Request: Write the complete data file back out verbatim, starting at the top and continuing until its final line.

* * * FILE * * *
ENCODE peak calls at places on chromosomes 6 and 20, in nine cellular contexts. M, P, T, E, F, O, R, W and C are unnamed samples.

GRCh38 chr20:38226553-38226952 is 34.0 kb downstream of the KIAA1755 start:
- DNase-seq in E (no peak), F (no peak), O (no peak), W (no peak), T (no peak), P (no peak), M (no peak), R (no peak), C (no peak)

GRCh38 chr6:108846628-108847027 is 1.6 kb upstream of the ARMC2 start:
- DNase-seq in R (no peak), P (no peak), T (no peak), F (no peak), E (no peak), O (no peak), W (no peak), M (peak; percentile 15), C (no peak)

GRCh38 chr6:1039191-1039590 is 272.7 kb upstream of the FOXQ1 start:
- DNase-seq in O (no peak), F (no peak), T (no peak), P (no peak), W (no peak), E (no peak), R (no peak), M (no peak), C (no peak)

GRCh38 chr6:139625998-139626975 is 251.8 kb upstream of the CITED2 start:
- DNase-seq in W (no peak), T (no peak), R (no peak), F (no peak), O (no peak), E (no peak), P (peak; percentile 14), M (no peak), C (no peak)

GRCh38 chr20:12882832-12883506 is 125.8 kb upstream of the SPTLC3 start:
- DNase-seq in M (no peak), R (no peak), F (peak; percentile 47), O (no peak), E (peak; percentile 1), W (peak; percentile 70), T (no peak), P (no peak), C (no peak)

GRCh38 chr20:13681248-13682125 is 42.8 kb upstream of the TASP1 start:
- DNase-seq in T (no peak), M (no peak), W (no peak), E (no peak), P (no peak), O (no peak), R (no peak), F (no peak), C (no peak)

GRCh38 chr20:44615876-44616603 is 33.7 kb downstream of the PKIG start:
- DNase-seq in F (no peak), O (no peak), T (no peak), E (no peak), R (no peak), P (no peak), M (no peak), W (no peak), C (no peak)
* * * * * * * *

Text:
ENCODE peak calls at places on chromosomes 6 and 20, in nine cellular contexts. M, P, T, E, F, O, R, W and C are unnamed samples.

GRCh38 chr20:38226553-38226952 is 34.0 kb downstream of the KIAA1755 start:
- DNase-seq in E (no peak), F (no peak), O (no peak), W (no peak), T (no peak), P (no peak), M (no peak), R (no peak), C (no peak)

GRCh38 chr6:108846628-108847027 is 1.6 kb upstream of the ARMC2 start:
- DNase-seq in R (no peak), P (no peak), T (no peak), F (no peak), E (no peak), O (no peak), W (no peak), M (peak; percentile 15), C (no peak)

GRCh38 chr6:1039191-1039590 is 272.7 kb upstream of the FOXQ1 start:
- DNase-seq in O (no peak), F (no peak), T (no peak), P (no peak), W (no peak), E (no peak), R (no peak), M (no peak), C (no peak)

GRCh38 chr6:139625998-139626975 is 251.8 kb upstream of the CITED2 start:
- DNase-seq in W (no peak), T (no peak), R (no peak), F (no peak), O (no peak), E (no peak), P (peak; percentile 14), M (no peak), C (no peak)

GRCh38 chr20:12882832-12883506 is 125.8 kb upstream of the SPTLC3 start:
- DNase-seq in M (no peak), R (no peak), F (peak; percentile 47), O (no peak), E (peak; percentile 1), W (peak; percentile 70), T (no peak), P (no peak), C (no peak)

GRCh38 chr20:13681248-13682125 is 42.8 kb upstream of the TASP1 start:
- DNase-seq in T (no peak), M (no peak), W (no peak), E (no peak), P (no peak), O (no peak), R (no peak), F (no peak), C (no peak)

GRCh38 chr20:44615876-44616603 is 33.7 kb downstream of the PKIG start:
- DNase-seq in F (no peak), O (no peak), T (no peak), E (no peak), R (no peak), P (no peak), M (no peak), W (no peak), C (no peak)